Don’t Make the Same Leadership Mistake I did…

Don’t Make the Same Leadership Mistake I did…

“Don’t make the same leadership mistake I did,” he told me. “Make sure spending time with your people is your number one priority.”

I had just taken over as manager for a 20+ person group. My colleague was on his way out of the company, under less-than-ideal circumstances.

I repeated his mistake, and a made a number of others that I didn’t realize then, but I realize now.

Surveys routinely show that about 70% of employees report the most stressful aspect of their jobs is the interaction with their immediate boss. Or, as I’ve heard, “People come to a company for many different reasons: benefits, growth opportunity, name recognition, etc. But they stay based on their relationship with their manager.”

leadership mistake
Scott Dunn, CST, is an agile coach and trainer who is passionate about helping people and organizations find and take their next steps.

Companies tend to promote the best technical person, but those skills aren’t always the best for leading and drawing the best out of their team. In fact, those skills might be counter-productive to leadership! Add to that, the fact that almost half of all leaders will continue to rely on their technical expertise for success, rather than continuing to grow and progress through higher levels of leadership (there are five stages). This is a sure recipe for a leadership mistake.

Makes sense, though, right?

Even though I’m now a newly minted manager, I should keep relying on my technical knowledge because that’s what got me here, that’s what I’m good at, and, truthfully, stepping out into something I don’t know (and therefore, how could I be good at?) doesn’t make sense and isn’t all that comfortable. But as they say, what got you here won’t get you there. The manager will hit the ceiling of effectiveness, limited to how well he can direct and how fact he can make decisions on behalf of the team. More of a supervisor than a leader.  And if that experience doesn’t go…awesome…he or she will now be stuck because there’s nothing amazing going on with this team worth promoting up, and he or she is not liking this role that they’re obviously not great at (but they WERE great at their old technical position!!).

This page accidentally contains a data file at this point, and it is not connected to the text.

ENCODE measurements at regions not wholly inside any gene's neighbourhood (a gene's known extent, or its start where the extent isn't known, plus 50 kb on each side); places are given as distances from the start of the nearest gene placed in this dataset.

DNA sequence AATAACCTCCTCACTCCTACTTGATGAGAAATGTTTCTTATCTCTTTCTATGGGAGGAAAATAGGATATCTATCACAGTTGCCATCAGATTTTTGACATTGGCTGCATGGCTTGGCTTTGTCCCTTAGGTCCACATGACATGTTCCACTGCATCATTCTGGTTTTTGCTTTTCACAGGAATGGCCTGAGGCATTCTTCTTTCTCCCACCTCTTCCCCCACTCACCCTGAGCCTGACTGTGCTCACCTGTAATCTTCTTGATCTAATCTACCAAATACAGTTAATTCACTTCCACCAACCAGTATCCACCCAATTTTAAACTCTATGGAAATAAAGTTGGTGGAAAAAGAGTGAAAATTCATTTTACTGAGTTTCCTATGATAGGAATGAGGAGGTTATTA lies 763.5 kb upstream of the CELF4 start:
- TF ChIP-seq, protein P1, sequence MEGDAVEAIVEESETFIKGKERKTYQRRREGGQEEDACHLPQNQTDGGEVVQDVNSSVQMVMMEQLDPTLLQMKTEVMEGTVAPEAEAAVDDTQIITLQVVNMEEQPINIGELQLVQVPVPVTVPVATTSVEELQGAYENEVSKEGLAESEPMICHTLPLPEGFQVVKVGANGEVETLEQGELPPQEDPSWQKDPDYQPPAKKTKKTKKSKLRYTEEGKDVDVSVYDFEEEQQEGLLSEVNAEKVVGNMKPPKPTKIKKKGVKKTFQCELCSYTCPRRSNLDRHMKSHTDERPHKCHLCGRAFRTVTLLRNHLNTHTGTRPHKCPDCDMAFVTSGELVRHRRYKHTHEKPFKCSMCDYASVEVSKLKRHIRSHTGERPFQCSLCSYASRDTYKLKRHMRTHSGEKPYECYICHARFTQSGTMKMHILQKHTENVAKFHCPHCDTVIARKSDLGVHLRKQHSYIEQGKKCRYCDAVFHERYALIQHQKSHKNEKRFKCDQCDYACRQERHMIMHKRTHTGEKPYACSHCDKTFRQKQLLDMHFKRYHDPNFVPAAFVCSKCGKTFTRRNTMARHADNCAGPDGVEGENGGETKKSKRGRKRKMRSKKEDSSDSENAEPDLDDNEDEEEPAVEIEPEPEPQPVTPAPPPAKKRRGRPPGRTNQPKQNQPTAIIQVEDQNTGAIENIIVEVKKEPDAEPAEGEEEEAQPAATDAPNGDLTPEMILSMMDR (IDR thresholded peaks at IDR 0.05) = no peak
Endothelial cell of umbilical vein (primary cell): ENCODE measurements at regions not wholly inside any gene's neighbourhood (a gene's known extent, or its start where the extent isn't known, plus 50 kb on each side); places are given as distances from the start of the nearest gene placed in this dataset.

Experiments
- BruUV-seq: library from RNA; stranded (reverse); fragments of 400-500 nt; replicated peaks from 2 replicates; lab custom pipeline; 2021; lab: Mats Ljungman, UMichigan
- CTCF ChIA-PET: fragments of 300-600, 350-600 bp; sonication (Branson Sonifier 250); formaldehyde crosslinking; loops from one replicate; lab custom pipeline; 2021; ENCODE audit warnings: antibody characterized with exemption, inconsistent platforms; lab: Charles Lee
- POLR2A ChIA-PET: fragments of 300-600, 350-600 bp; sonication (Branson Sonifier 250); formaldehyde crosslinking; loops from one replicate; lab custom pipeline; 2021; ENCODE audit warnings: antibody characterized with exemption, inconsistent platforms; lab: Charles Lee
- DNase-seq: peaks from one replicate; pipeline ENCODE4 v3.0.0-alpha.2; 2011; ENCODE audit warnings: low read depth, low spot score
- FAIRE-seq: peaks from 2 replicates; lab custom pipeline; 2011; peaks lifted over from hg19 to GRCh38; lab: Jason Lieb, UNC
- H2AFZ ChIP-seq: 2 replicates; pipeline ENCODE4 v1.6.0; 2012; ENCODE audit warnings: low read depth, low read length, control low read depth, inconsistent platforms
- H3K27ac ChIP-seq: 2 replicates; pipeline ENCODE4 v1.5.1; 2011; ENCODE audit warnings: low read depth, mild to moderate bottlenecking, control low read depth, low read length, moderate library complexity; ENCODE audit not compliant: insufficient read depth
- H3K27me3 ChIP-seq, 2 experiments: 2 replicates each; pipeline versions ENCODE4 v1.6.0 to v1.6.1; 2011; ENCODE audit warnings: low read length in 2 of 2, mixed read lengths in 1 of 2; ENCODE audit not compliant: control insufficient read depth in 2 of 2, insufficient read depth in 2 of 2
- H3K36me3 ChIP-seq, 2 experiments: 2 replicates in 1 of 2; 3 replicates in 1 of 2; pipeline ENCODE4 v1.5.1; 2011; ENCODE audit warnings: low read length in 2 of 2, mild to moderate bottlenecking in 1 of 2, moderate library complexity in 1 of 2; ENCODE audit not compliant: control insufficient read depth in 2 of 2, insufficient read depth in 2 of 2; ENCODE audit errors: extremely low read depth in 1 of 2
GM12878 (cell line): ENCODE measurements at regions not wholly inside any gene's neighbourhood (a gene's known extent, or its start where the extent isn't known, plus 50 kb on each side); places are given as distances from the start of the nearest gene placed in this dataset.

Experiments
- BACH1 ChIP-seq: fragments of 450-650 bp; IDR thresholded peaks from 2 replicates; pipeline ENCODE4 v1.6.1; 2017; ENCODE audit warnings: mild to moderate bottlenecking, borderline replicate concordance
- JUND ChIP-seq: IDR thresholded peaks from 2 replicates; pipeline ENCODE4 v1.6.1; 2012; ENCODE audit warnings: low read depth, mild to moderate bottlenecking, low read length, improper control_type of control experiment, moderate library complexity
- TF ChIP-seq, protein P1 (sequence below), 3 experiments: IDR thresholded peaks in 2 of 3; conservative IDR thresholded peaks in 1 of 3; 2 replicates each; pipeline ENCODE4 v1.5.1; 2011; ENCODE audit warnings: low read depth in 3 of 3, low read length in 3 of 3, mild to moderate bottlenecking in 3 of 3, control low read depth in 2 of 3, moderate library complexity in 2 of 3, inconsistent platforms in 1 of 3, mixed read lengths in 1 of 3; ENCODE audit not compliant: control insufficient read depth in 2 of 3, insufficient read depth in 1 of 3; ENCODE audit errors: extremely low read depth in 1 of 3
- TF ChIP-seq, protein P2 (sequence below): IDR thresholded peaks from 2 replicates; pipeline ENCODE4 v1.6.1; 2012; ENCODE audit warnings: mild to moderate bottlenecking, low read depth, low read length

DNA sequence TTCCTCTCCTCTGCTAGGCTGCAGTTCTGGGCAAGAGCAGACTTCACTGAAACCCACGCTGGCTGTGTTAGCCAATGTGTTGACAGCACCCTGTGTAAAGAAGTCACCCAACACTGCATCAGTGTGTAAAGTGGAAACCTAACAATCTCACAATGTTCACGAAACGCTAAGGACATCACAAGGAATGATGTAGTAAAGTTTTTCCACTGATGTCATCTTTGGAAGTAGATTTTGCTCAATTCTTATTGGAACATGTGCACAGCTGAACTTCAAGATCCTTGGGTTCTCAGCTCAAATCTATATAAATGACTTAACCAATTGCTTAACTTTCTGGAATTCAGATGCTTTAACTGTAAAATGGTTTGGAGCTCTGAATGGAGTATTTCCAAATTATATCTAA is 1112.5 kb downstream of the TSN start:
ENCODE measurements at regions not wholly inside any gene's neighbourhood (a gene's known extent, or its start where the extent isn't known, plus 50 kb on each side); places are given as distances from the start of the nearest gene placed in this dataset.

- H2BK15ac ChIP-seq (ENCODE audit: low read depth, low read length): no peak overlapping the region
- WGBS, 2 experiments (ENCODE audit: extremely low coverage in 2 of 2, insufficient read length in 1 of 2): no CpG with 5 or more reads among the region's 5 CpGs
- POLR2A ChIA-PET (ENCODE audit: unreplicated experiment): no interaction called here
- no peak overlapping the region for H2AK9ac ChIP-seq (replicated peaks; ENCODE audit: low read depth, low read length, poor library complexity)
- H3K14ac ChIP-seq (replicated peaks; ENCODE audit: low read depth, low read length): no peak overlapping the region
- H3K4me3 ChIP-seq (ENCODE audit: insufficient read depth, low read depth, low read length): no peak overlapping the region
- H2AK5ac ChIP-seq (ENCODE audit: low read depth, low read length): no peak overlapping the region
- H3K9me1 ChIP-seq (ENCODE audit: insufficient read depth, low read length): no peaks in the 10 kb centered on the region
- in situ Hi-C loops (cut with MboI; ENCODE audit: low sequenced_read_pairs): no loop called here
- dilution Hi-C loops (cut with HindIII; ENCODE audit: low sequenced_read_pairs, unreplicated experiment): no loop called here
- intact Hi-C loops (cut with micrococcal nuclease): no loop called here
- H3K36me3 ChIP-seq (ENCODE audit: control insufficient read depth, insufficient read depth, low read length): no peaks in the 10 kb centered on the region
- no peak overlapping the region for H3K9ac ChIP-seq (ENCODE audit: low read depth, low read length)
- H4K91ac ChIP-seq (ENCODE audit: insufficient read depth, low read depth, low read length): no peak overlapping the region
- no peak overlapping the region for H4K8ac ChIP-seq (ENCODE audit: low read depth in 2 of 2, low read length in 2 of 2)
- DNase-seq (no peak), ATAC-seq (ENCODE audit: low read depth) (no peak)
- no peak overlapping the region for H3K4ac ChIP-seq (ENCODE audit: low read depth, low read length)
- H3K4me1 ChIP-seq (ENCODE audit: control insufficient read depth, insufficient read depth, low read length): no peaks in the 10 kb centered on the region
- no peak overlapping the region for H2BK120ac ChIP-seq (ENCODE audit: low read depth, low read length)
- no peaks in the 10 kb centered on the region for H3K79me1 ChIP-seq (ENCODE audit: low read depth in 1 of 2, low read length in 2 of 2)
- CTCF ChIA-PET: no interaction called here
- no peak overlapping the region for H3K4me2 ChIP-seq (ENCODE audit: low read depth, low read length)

So, what do we do?

Learn about leadership! This is no different than a programmer continuing to learn and grow after he or she got the job.

I’ve spoken and written a few times about leadership, and there are certain books and sources that really helped me. Take a look at those and see if you find something interesting.

Even better – take a look at our three day deep dive Certified Agile Leadership workshop in January. Pete Behrens, the trainer, has been in executive roles, and in the agile community for almost two decades. Pete has worked with GE, Google, Salesforce, along with others. He speaks on this topic of leadership development at numerous international conferences.

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